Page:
Our research suggests that the chemical GABA acts against histamine, like a chemical 'brake' preventing wakefulness being too intense.
Were you surprised to find that GABA acts against histamine?
No – not surprised – but we were amazed at the hyperactivity of the mice.
How did the mice without GABA cope with sleep deprivation?
This is what we are trying to find out now. That is a fascinating question. The mice just seem to sleep less. We don’t know yet how this will affect the body physiology of the mice.
What impact will your research have on the understanding of why we sleep?
Understanding why we sleep is the big question in the field. This is what everyone would like to know. But we think our discovery could help researchers to develop new drugs that promote better sleep, or control hyperactivity in people with the medical condition mania.
Do you think it will ever be possible to reduce the amount of time we need to sleep or stop the need to sleep altogether?
It is a fascinating question. This is really related to why we have to sleep in the first place. If we knew why we had to sleep we could understand why we cannot go without it or how to go without it.
I always find falling asleep a very pleasant feeling; and also waking up slowly. But being asleep does seem to waste a lot of time. I myself need seven or eight hours. There are so many things to do, but tiredness gets in the way, and I have to go to sleep instead.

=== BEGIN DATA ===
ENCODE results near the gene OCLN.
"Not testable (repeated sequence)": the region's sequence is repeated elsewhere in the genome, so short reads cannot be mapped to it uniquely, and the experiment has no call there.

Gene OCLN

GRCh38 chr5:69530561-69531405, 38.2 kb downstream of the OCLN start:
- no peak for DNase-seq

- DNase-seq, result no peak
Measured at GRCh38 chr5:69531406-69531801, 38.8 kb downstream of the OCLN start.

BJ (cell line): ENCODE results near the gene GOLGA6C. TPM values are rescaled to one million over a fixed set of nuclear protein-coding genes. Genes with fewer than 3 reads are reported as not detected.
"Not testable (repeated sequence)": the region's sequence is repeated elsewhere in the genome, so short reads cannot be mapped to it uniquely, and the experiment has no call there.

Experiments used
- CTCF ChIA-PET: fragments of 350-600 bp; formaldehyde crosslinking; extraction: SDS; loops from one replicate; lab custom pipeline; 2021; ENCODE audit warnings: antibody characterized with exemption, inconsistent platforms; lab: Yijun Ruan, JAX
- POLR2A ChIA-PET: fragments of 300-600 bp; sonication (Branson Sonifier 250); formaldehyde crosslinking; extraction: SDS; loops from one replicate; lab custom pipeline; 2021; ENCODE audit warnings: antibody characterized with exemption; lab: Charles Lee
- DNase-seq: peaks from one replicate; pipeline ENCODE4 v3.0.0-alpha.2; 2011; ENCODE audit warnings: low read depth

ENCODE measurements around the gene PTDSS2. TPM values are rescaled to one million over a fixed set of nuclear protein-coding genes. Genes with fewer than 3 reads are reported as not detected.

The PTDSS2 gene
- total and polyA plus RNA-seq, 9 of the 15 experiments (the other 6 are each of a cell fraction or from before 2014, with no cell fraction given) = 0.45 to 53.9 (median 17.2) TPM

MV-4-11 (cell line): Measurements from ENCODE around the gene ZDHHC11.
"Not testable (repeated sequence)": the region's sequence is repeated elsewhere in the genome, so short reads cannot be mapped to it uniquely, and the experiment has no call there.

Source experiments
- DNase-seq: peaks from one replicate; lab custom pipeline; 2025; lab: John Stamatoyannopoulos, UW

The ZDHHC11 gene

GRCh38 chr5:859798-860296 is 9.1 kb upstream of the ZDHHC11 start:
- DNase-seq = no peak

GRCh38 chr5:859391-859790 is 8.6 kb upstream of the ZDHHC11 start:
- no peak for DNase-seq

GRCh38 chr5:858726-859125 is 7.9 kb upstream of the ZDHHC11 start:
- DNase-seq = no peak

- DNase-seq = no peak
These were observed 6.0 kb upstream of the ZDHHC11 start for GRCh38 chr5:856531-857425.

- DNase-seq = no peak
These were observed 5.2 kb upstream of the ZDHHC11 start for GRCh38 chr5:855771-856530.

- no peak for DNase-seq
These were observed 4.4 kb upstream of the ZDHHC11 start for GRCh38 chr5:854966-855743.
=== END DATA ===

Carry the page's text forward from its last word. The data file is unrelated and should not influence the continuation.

I would like to feel fresh and just get by with no sleep, but of course this is impossible. I guess sleep is something we will always have to live with.
Can you please give an insight into your new work on investigating the link between lack of sleep and memory loss?
It seems we need to sleep to enable memories to be better processed. This is something that has been worked on extensively by Jan Born and colleagues in Germany. We are currently studying if our hyperactive mice are worse or better at making new memories.
Where can readers find more information?
The work was a collaborative effort between the groups of three PIs: Dr Stephen Brickley (Imperial), Prof. Nick Franks (Imperial) and Prof. William Wisden (Imperial). Their web pages are:
Our paper, Wakefulness Is Governed by GABA and Histamine Co-transmission, is published in Neuron and is free on the web at: http://www.ncbi.nlm.nih.gov/pubmed/26094607
(Yu X et al., 2015 Neuron 87:164)
About Professor Wisden
Until the 1980s, our knowledge of where in the brain many neurotransmitter receptors and ion channels were anatomically located was unknown; this was the context for my PhD work. At the time, few neurotransmitter receptor genes were cloned, and the appropriate techniques to study their expression were still under development.
In Stephen Hunt’s laboratory at the MRC Molecular Neurobiology Unit in Cambridge, I developed and applied molecular anatomical methods, such as the then novel in situ hybridization technique, to determine how patterns of neural gene expression change in response to physiological stimuli. Together with Brian J. Morris, I greatly improved a version of the in situ hybridization method so that it became accessible for many laboratories.